Best Argument: Yes
Audience Favored: No (63%)
Difficult but necessary
Jo Best: Let's get one thing straight: The right to be forgotten isn't a right. If you've done some bad stuff in the past, the recent European Court of Justice ruling that brought in the so-called right won't just let you scrub it off the internet for good.
And while we're at it, let's get another thing straight: That right is a blunt instrument. Deciding what stories, facts, and rumours should be tied to your name forever more is not an easy business, and not something that an algorithm can decide.
Nor should it be. Google has received thousands of requests from people who want certain links to stop showing up when people search for their names, some of them have legitimate reasons for doing so, some have not.
Take for example a man convicted of a sex crime, and his victim. Should the offender have the details of his crime removed from search results? Most people would argue not. Should his victim be able to go through life without the details of the attack against her being returned in the search results every time anyone Googles her name? Most people would say so.
The right to be forgotten doesn't stipulate both requests should be granted, nor that both should be denied, simply that both must be considered. The requests do mean that search engines and others must make a call about whether the information should be highlighted to the public, but that's exactly what they do every day when they decide which stories should be in that all-important first page of blue links.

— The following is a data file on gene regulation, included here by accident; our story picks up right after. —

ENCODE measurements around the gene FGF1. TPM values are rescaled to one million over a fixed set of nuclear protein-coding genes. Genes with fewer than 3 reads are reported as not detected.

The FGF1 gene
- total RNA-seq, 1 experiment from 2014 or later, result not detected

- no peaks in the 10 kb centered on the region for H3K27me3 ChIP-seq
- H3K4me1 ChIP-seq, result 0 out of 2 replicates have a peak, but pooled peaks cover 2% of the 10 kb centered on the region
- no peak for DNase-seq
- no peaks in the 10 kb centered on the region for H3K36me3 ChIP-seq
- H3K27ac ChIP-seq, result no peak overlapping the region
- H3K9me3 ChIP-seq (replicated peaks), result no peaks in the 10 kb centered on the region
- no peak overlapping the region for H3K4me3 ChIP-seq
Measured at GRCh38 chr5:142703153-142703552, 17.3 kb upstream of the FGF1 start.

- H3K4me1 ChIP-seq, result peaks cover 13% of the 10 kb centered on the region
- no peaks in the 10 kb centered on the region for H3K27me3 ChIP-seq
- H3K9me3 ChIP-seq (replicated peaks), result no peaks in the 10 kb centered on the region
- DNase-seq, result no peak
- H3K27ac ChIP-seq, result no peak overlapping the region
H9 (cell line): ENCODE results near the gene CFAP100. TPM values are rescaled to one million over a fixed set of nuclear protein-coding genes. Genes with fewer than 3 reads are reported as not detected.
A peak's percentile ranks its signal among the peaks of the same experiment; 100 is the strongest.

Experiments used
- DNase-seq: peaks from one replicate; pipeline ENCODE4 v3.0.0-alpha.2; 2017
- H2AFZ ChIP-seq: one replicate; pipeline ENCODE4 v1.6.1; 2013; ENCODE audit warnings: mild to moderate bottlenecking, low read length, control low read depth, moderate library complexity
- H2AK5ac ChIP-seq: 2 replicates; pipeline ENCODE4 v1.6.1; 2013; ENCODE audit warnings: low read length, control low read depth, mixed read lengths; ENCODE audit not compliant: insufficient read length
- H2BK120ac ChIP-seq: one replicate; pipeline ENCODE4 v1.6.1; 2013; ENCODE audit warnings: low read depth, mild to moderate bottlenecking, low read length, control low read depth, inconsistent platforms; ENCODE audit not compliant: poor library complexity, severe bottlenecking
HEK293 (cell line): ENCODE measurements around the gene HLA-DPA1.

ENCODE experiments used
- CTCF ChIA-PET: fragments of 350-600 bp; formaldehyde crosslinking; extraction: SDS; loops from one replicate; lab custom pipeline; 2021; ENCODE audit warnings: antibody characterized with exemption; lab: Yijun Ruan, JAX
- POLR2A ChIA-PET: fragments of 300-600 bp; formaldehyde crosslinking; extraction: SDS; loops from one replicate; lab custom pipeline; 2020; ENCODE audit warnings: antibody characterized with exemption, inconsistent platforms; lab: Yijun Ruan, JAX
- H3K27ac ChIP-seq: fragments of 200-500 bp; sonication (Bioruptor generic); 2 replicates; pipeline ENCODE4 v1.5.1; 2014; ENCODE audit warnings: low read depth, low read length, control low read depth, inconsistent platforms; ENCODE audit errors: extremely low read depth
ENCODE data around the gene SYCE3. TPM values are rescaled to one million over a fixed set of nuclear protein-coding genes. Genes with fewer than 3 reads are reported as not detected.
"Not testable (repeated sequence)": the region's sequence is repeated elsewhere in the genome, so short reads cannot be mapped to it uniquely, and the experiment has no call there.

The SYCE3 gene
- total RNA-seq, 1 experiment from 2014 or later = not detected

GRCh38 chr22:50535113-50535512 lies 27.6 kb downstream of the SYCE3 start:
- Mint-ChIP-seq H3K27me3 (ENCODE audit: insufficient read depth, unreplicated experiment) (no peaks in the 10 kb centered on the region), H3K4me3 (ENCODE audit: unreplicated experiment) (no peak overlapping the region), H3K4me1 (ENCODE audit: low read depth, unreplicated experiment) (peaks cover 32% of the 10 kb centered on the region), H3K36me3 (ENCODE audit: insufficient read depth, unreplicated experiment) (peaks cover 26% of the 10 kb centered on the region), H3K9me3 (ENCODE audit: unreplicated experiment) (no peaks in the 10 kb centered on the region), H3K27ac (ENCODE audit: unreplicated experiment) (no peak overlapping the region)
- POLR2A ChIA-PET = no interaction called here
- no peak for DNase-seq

No one said those decisions will be easy, but they are necessary.
New age, new rules
Steve Ranger: There is no right to be forgotten. The act of forgetting is something that is essential to humans; we can't store every piece of information, every memory, so we only hold onto a fraction of what we see, hear or read.
There's good reasons for that – our forgetfulness makes us braver because we forget past pain, and keeps us exploring to find new experiences because we can't just replay the old ones.
But our human limitations, the accidents of our evolution, should not apply to our digital technology. It can implacably store everything, forever; the hardware might die but the data carefully can last forever. And as we record ever more data about our lives, it's time we got used to it being permanent.
It's foolish to think we can apply outmoded human expectations about what will be remembered and what will be forgotten in this new age.